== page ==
Friday, October 03, 2008

VEEP Debate Scorecard

My quick take on VP debate (click graphic on the right to enlarge):

Governor Palin surpassed the abysmal expectations after the Couric debacle, but was too canned and at times, I thought, disrespectful to Senator Biden/Obama in her tone and attitude. Some call her "spunky," but I found her a bit arrogant and lecturing last night, as well as incredibly fake. While she can clearly deliver a talking point, she obviously does not have a solid or deep grasp of the issues, particularly when forced to think on her feet beyond the talking points and memorized lines. The weirdest part of the debate was when she would simply ignore a question and blatantly jump to some other, unrelated, talking point she had memorized or had on notes in front of her. Really strange. And some of her mannerisms, like winking at the camera, were laughable, I thought, and not exactly presidential. The most interesting thing, from my vantage, about Palin was the decision to speak directly to the camera for most of the debate and to play up - ad nauseum - her "Jow Six Pack-ness." It was probably a good decision, given the alternatives. Yet, I found the "you betcha's" a bit annoying after awhile and not exactly what I am looking for from a VP, let alone a President. Can you actually imagine her sitting across the table with an ally or enemy trying to negotiate an arms deal, a peace treaty, a global warming agreement, etc? I can't either... Palin apparently won some likability points in post-debate polls on this "folksy" approach, but I don't see it making much of a difference in the election. This isn't 2004. I think issues matter more than this personality stuff. But, again, she exceeded expectations, went toe-to-toe with Biden a few times and avoided an obvious major gaffe, so she and the McCain campaign are probably ok with the result, though now that more scrutiny is being given to some of her answers, more criticism is emerging. But, hey, she is playing wth a pretty weak hand on the substance and that is on McCain.

As for Biden, I thought he also avoided the obvious pitfalls and was really quite masterful on a lot of the policy issues. He wasn't patronizing, arrogant or condescending at all and didn't prattle on as he is prone to do. He was forceful and passionate, serious-minded and learned throughout. And, he was human at the end when discussing his family. In some ways, Biden was the straight man to Palin. Most, I am sure, tuned in to see her, not him. As such, she dominated "the spotlight," but, Biden acquitted himself very well, overall, I thought. Clearly, on the substance and issues, he is in a different league altogether than Palin. This guy can clearly step in and be president. It was wise to avoid direct engagement with Palin's silly record and recent foibles and to focus instead on McCain's record and positions. He was very effective and really devastating at several points and this is where and why I think he "won" the debate. The election is ultimately about Obama and McCain and this debate did absolutely nothing to change the reality that McCain is simply and demonstrably on the wrong side of every major issue in this election. I particularly liked some of his comebacks. For instance, when she accused Obama of raising taxes, Biden came back well with a discussion of "fairness" in the tax system. When she attempted to attack on foreign policy, he had perhaps his most powerful response which was to say that he saw no evidence to date that McCain's policies were any different than Bush on a host of issues. And, when she mentioned McCain's $5,000 health care rebate to citizens, Biden's retort was devastating, pointing out that to fund that, McCain will TAX everyone's health benefits and that, in the end, some 20 million Americans will replace a $12,000 health plan with a one-time $5,000 check! Very good stuff, to the point and effective.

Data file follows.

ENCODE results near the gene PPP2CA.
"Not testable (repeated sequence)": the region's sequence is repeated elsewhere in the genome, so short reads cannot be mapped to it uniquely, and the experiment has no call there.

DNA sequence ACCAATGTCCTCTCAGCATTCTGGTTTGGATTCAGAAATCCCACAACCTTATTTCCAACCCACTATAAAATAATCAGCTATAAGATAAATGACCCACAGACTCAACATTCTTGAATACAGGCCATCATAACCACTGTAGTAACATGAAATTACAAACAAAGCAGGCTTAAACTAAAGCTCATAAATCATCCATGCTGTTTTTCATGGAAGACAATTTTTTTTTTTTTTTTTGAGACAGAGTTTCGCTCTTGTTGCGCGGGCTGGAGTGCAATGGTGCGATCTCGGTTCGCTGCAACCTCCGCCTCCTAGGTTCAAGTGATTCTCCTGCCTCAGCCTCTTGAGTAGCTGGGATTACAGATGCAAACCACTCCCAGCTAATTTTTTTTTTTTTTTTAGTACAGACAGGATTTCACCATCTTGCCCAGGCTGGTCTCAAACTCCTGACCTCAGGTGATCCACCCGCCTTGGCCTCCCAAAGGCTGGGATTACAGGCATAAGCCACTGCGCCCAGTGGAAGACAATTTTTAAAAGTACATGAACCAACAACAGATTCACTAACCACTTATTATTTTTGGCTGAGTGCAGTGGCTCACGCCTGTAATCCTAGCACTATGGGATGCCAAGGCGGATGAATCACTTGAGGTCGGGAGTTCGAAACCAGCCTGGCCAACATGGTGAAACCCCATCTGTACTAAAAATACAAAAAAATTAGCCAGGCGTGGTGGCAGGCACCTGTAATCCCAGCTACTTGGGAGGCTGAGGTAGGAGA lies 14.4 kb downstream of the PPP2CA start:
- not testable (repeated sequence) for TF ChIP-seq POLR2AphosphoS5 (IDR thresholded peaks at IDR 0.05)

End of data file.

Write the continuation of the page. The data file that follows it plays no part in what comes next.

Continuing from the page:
So, for those of you scoring at home, here is my card:

- nominal win for Palin in that she did not crash and burn and was a hell of a lot clearer articulating the Right position than the guy at the top of her ticket. Exceeding terrible expectations is a victory, of sorts.

- win for Biden for the reasons above

- win for Obama in that Biden was excellent on the issues and in nailing McCain and Palin did absolutely nothing to change the core of this campaign, which is about the real issues facing our nation and the world.

- Thus, this has to be seen, in the long run, as a loss for McCain. The whole Palin pick was, like so many other desperate moves he's made recently, a stunt. He got his initial burst from it, but now that people know who she is and what she is about, she is sinking fast. Last night stopped the bleeding from the Couric embarrassment, but didn't really change anything major. Clearly, McCain himself does not have the issues on his side, nor does he have the political skill to defeat Obama on his own. Thus, he needs one of these stunts to be the "game-changer" he must have to get back in this race, let alone win. This VP debate was one MAJOR opportunity that might have done that, but clearly did not. So, it is a loss for McCain, in my book.

If you go around the web and look at the initial reaction from viewers and in the first wave of polls, Biden clearly won. As I wrote, Palin's "likability" numbers went up, but Biden's command of the issues won the day with many more viewers and more people said they were more likely to vote Dem afterward than vice versa.

What did you think?

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